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Pomeriggio di Pasta (An Afternoon of Pasta)

A tavola non si invecchia
At the table with good friends and family you do not become old.

Laureen's positive energy is contagious!

Laureen’s positive energy is contagious!

This last weekend, I enjoyed one of the finest stress-free parties I’ve ever thrown. What’s my secret? Read on for clues!

Recent trips to Italy have inspired me to excavate my pasta machine and crank it up. What better way to renew my acquaintance with this machine, than to invite other food lovers to share in the experience of making fresh, homemade pasta? The friends I made in Rome on a food tour were in San Diego for the weekend. Thus the inspiration for a pasta party with friends of all ages to gather, cook Italian and swap stories of Italy. I cranked up the Mambo Italiano tunes from Pandora and soon the spoons were stirring, hands were kneading and bodies were swaying to the beat of the music. Are we having fun? It was a blast!

Making spinach pasta - one of my favorites.

Making spinach pasta – one of my favorites.

Starting the kneading process.

Starting the kneading process.

Here’s our pasta featured lunch menu:

White lasagna layered with grilled veggies ala TV’s “The Chew”

Fettuccine with spicy Italian olive oil, fresh Pecorino cheese and black pepper

Spinach pasta ravioli filled with spinach, ricotta and Parmesan

Fresh greens from my garden

Homemade Ciabatta bread made by master baker Eva

Fresh strawberries with vanilla ice cream and my homemade limoncello

After a how-to demo of using your fingers to gradually incorporate the flour into the well of eggs and olive oil, I turned the mixing over to Laureen, the friend I met in Rome. The dough almost looks as if it is not going together but it’s important not to add more liquid at this point. Sometimes strong hands are needed to pull the dough into a cohesive mass. Laureen’s husband, Brent was our man.

Folding the pasta.

Folding the pasta.

His strong hands swiftly kneaded the mixture into a beautiful soft and smooth dough which we let rest for 20 minutes. Even though I’ve made homemade pasta many times before, I did some research and thought Guiliano Bugialli’s method for rolling out the dough was worth a try. First, feed the dough through the machine on the widest setting. Then fold the dough into thirds like a book.

Notice how this pasta dough is much coarser than the multiple roller pasta.

Notice how this pasta dough is much coarser than the multiple rolled pasta.

A more refined pasta.

A more refined pasta.

Feed it through the machine again on the widest setting and repeat folding and rolling on this setting eight more times. After the ninth roll, reduce the settings to move the rollers closer together. Feed the dough through each of the remaining settings once until the dough is almost translucent.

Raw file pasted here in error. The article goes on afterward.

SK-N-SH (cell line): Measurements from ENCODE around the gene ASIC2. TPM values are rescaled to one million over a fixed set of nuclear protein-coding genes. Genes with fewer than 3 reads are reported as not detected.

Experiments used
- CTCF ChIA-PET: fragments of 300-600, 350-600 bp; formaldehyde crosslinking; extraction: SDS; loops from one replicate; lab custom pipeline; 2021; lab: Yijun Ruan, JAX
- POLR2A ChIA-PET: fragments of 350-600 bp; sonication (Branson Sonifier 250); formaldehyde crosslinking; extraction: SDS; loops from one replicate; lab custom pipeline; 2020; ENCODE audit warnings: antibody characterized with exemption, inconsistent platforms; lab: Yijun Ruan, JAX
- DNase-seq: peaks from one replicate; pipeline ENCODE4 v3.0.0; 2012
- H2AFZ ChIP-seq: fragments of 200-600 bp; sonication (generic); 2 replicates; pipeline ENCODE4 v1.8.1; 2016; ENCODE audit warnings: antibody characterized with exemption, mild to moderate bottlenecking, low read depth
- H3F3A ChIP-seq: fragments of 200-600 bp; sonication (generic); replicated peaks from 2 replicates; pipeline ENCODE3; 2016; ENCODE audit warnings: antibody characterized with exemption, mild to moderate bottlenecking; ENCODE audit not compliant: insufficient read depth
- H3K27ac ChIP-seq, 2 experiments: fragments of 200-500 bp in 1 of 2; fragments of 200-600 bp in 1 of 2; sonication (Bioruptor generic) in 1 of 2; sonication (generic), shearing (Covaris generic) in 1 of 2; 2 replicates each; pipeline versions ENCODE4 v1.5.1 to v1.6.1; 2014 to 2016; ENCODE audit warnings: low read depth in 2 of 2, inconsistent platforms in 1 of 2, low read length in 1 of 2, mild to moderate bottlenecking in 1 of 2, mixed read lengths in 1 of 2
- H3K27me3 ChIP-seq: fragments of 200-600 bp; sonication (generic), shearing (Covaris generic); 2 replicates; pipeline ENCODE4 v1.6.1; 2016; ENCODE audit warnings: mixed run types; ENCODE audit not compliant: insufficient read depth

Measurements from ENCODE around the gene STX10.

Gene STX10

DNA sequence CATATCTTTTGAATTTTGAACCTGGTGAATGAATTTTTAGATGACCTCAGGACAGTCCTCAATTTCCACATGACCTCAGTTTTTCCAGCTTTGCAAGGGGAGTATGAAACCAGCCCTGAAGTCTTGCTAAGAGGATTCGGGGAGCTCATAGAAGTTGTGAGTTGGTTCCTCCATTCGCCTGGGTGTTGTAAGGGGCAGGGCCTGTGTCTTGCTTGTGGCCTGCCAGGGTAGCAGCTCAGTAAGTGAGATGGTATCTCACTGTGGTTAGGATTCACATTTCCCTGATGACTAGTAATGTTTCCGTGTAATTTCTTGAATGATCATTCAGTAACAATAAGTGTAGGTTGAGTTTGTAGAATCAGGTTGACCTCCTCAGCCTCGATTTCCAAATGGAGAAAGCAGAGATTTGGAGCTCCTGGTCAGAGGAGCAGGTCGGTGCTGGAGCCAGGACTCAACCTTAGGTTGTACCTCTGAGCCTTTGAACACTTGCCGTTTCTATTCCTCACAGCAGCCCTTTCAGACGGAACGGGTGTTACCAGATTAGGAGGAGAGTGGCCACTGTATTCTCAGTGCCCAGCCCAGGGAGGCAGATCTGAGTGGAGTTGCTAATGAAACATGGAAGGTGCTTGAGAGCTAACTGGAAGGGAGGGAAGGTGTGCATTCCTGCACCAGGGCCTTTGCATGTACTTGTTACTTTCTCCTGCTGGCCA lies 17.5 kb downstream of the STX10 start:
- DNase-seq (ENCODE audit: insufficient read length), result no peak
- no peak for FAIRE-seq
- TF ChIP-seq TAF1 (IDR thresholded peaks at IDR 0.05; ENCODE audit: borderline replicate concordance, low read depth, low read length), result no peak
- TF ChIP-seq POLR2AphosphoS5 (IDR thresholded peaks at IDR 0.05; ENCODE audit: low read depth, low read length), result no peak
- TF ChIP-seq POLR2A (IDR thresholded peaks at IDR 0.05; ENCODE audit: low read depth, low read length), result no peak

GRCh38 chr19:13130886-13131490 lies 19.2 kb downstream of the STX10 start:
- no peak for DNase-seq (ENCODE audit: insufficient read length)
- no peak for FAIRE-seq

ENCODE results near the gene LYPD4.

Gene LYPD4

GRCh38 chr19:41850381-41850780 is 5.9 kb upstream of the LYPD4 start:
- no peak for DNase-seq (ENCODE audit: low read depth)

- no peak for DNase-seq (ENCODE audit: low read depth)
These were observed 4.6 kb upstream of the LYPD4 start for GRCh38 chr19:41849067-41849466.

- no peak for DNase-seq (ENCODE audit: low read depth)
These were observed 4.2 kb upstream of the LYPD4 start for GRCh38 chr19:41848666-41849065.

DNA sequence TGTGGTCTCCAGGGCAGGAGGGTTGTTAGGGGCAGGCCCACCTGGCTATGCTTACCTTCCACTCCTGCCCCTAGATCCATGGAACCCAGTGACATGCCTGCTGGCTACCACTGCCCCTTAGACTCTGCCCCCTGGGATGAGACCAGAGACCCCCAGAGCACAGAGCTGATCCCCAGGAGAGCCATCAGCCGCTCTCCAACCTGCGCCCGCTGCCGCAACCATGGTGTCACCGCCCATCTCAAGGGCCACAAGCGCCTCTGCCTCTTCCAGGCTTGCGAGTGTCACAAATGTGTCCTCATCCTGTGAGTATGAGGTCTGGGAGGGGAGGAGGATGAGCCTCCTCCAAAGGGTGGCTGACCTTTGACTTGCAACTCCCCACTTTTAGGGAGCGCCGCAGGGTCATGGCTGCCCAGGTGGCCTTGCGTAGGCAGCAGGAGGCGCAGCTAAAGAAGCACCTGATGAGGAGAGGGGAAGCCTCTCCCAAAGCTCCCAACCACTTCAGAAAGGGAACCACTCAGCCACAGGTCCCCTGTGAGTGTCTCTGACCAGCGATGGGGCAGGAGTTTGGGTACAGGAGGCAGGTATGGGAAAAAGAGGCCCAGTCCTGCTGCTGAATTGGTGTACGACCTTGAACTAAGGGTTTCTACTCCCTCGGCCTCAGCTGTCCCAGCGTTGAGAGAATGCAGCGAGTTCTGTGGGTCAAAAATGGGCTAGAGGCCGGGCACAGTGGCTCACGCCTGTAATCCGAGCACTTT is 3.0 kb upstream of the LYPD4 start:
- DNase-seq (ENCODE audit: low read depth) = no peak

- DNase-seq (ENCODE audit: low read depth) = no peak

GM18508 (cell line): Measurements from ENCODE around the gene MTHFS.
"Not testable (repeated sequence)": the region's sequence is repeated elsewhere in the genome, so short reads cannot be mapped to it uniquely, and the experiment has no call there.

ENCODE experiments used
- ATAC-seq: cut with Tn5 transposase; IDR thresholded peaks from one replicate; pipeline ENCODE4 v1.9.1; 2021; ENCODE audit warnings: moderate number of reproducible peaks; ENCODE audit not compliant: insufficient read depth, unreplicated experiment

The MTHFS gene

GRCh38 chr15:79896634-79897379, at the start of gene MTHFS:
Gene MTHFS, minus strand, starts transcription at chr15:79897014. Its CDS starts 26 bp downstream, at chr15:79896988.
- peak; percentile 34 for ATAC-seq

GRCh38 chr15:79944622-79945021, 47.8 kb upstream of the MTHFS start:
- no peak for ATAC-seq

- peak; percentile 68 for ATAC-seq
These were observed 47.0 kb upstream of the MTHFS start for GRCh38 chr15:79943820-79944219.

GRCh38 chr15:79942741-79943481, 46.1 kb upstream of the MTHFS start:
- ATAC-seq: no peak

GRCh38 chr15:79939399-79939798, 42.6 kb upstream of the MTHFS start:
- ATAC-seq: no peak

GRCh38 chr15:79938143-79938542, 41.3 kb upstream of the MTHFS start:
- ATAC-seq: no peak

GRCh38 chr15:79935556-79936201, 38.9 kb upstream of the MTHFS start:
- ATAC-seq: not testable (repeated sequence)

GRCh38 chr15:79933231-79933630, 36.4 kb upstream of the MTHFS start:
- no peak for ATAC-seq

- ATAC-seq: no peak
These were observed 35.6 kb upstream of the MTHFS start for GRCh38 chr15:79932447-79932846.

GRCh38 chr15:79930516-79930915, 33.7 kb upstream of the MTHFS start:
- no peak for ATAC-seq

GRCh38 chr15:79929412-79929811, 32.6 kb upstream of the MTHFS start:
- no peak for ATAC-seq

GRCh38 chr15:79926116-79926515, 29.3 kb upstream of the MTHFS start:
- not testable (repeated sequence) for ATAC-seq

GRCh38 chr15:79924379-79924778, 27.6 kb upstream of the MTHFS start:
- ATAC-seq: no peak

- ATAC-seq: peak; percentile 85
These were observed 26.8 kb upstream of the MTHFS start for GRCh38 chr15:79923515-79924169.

Our egg pasta is perfecto!

Brent’s egg pasta is perfecto! We made two batches of pasta. One pure egg and one spinach. The egg is made with 2 cups of flour, 2 eggs and 2 tsp. of olive oil. Simple.

With patience, Brent folded and rolled and I must say, the texture of the pasta was the best I’ve ever made. This technique is a keeper!

How much more beautiful does this get? Or do I just love food??

How much more beautiful does this get? Or do I just love food??

Our antipasto munchies. The butter is homemade by moi!

Our antipasto munchies. The butter is homemade by moi!

Everyone had a task. My friend Eva made a red sauce from tomatoes I canned last summer. Laureen carefully cut out raviolis, made from our homemade spinach pasta, and filled them with spinach and ricotta.

Laureen's classy raviolis.

Laureen’s classy raviolis.

Sliced veggies ready for their grill marks.

Sliced veggies ready for their grill marks.

My mom manned the BBQ grilling thinly sliced eggplant and zucchini to be layered into the white béchamel-sauced lasagna.

La mama hard at work.

La mama hard at work.

Mom's finished lasagne The secret ingredient is lemon peel and lemon juice stirred into the finished bechamel.

Mom’s finished lasagne The secret ingredient is lemon zest and lemon juice stirred into the finished bechamel.

Eva tossed a salad with greens from my garden, southern Italian olive oil and thick aged balsamic vinegar from The California Olive.

The salad maker Eva.

Eva gives a splash of olive oil and balsamic vinegar to the greens.

Eva showing off the eyes of her bread.

Eva showing off the eyes of her bread.

Lucky me for having a great friend who makes the best bread I have ever put in my mouth. Eva presented us with two huge loaves of crunchy Ciabatta with a chewy interior and perfect taste. She seriously needs to take this to the next level and sell her bread to all her fans.

Ciabatta made with love by Eva. Divine.

Ciabatta made with love by Eva. Divine.

This is one happy kitchen!

This is one happy kitchen!

The meal was coming together! A bottle of Prosecco and a toast celebrated our friendships. It was time to indulge!

Salute!

Salute!

Green garden salad.

Mangiamo!

Ravioli, fettucine and lasagne. Italian heaven.

Ravioli, fettucine and lasagne. Italian heaven.

The company IS the party!

The company IS the party!

È raccogliendosi a tavola che gli amici apprezzano la gioia di stare insieme.
 It is around the table that friends understand best the warmth of being together.

Delicioso!

Limoncello drenched ice cream and strawberries were the digestive.

Limoncello drenched ice cream and strawberries were the digestive.

If you haven’t thrown a spontaneous party recently, I highly recommend it. All you need is adventurous friends, happy, snappy, music, a few ingredients and a dose of quality time. It’s easier than you’d imagine and more fun too! Buon Appetito!

Thanks to Brent and Laureen for sharing some of their photos with me. Also, The California Olive is a great resource for local and delicious olive oils and balsamic vinegars: www.thecaliforniaolive.com